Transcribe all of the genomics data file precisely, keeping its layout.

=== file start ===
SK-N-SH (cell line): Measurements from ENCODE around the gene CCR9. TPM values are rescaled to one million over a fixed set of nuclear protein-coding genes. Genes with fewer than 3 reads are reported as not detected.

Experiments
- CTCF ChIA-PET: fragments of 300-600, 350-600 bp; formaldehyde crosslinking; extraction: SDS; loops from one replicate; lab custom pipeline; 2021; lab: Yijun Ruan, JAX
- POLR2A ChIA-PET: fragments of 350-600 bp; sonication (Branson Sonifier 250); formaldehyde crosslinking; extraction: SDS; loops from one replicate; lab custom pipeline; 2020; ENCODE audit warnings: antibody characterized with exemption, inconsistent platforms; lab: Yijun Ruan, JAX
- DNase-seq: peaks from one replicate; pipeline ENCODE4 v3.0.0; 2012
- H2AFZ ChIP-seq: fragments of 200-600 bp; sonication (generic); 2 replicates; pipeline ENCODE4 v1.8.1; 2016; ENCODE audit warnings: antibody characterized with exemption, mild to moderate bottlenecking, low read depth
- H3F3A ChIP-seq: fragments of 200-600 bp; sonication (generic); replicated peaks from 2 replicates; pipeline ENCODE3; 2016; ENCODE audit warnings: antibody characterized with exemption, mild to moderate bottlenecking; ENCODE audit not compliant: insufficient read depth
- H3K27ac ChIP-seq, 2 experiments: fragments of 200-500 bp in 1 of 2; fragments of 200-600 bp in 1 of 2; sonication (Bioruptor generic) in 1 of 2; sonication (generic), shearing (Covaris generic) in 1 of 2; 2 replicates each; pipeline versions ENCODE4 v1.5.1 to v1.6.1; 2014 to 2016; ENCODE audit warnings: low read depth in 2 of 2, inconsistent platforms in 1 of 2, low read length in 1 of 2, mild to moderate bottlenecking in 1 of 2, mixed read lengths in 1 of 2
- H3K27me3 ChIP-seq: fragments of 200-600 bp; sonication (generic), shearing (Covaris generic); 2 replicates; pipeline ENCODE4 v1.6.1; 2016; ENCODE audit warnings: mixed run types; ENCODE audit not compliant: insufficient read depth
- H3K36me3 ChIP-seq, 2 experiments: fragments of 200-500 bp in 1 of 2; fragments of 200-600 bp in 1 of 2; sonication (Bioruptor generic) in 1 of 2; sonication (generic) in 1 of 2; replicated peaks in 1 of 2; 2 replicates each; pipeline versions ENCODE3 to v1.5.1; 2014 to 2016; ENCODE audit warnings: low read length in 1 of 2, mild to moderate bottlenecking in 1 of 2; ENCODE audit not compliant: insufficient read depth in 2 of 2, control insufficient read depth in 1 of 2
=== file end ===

SK-N-SH (cell line): Measurements from ENCODE around the gene CCR9. TPM values are rescaled to one million over a fixed set of nuclear protein-coding genes. Genes with fewer than 3 reads are reported as not detected.

Experiments
- CTCF ChIA-PET: fragments of 300-600, 350-600 bp; formaldehyde crosslinking; extraction: SDS; loops from one replicate; lab custom pipeline; 2021; lab: Yijun Ruan, JAX
- POLR2A ChIA-PET: fragments of 350-600 bp; sonication (Branson Sonifier 250); formaldehyde crosslinking; extraction: SDS; loops from one replicate; lab custom pipeline; 2020; ENCODE audit warnings: antibody characterized with exemption, inconsistent platforms; lab: Yijun Ruan, JAX
- DNase-seq: peaks from one replicate; pipeline ENCODE4 v3.0.0; 2012
- H2AFZ ChIP-seq: fragments of 200-600 bp; sonication (generic); 2 replicates; pipeline ENCODE4 v1.8.1; 2016; ENCODE audit warnings: antibody characterized with exemption, mild to moderate bottlenecking, low read depth
- H3F3A ChIP-seq: fragments of 200-600 bp; sonication (generic); replicated peaks from 2 replicates; pipeline ENCODE3; 2016; ENCODE audit warnings: antibody characterized with exemption, mild to moderate bottlenecking; ENCODE audit not compliant: insufficient read depth
- H3K27ac ChIP-seq, 2 experiments: fragments of 200-500 bp in 1 of 2; fragments of 200-600 bp in 1 of 2; sonication (Bioruptor generic) in 1 of 2; sonication (generic), shearing (Covaris generic) in 1 of 2; 2 replicates each; pipeline versions ENCODE4 v1.5.1 to v1.6.1; 2014 to 2016; ENCODE audit warnings: low read depth in 2 of 2, inconsistent platforms in 1 of 2, low read length in 1 of 2, mild to moderate bottlenecking in 1 of 2, mixed read lengths in 1 of 2
- H3K27me3 ChIP-seq: fragments of 200-600 bp; sonication (generic), shearing (Covaris generic); 2 replicates; pipeline ENCODE4 v1.6.1; 2016; ENCODE audit warnings: mixed run types; ENCODE audit not compliant: insufficient read depth
- H3K36me3 ChIP-seq, 2 experiments: fragments of 200-500 bp in 1 of 2; fragments of 200-600 bp in 1 of 2; sonication (Bioruptor generic) in 1 of 2; sonication (generic) in 1 of 2; replicated peaks in 1 of 2; 2 replicates each; pipeline versions ENCODE3 to v1.5.1; 2014 to 2016; ENCODE audit warnings: low read length in 1 of 2, mild to moderate bottlenecking in 1 of 2; ENCODE audit not compliant: insufficient read depth in 2 of 2, control insufficient read depth in 1 of 2